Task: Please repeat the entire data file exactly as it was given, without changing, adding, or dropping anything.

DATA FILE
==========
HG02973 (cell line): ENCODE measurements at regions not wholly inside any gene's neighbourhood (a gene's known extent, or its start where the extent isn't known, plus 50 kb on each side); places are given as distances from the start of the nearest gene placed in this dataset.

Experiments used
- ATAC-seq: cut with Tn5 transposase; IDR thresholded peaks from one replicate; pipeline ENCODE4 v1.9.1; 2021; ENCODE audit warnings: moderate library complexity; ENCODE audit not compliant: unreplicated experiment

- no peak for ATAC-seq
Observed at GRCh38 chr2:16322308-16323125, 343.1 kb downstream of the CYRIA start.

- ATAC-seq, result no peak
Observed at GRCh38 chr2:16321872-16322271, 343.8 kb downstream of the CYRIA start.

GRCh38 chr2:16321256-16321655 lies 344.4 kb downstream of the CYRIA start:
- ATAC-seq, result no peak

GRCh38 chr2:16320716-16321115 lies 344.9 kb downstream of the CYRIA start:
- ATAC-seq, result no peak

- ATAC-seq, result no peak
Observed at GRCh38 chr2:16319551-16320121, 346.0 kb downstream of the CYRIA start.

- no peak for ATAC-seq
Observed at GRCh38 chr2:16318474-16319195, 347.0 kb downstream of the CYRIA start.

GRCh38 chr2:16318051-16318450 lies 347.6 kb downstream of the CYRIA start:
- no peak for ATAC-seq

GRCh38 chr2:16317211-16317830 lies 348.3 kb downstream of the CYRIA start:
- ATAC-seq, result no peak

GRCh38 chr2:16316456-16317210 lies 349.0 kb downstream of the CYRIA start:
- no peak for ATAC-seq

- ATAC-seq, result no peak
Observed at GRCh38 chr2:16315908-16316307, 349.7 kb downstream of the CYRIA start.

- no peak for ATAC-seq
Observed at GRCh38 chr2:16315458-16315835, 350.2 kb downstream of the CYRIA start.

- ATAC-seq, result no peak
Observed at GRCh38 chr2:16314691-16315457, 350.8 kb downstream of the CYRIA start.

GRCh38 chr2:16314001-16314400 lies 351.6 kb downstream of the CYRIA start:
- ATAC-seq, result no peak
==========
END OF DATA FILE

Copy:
HG02973 (cell line): ENCODE measurements at regions not wholly inside any gene's neighbourhood (a gene's known extent, or its start where the extent isn't known, plus 50 kb on each side); places are given as distances from the start of the nearest gene placed in this dataset.

Experiments used
- ATAC-seq: cut with Tn5 transposase; IDR thresholded peaks from one replicate; pipeline ENCODE4 v1.9.1; 2021; ENCODE audit warnings: moderate library complexity; ENCODE audit not compliant: unreplicated experiment

- no peak for ATAC-seq
Observed at GRCh38 chr2:16322308-16323125, 343.1 kb downstream of the CYRIA start.

- ATAC-seq, result no peak
Observed at GRCh38 chr2:16321872-16322271, 343.8 kb downstream of the CYRIA start.

GRCh38 chr2:16321256-16321655 lies 344.4 kb downstream of the CYRIA start:
- ATAC-seq, result no peak

GRCh38 chr2:16320716-16321115 lies 344.9 kb downstream of the CYRIA start:
- ATAC-seq, result no peak

- ATAC-seq, result no peak
Observed at GRCh38 chr2:16319551-16320121, 346.0 kb downstream of the CYRIA start.

- no peak for ATAC-seq
Observed at GRCh38 chr2:16318474-16319195, 347.0 kb downstream of the CYRIA start.

GRCh38 chr2:16318051-16318450 lies 347.6 kb downstream of the CYRIA start:
- no peak for ATAC-seq

GRCh38 chr2:16317211-16317830 lies 348.3 kb downstream of the CYRIA start:
- ATAC-seq, result no peak

GRCh38 chr2:16316456-16317210 lies 349.0 kb downstream of the CYRIA start:
- no peak for ATAC-seq

- ATAC-seq, result no peak
Observed at GRCh38 chr2:16315908-16316307, 349.7 kb downstream of the CYRIA start.

- no peak for ATAC-seq
Observed at GRCh38 chr2:16315458-16315835, 350.2 kb downstream of the CYRIA start.

- ATAC-seq, result no peak
Observed at GRCh38 chr2:16314691-16315457, 350.8 kb downstream of the CYRIA start.

GRCh38 chr2:16314001-16314400 lies 351.6 kb downstream of the CYRIA start:
- ATAC-seq, result no peak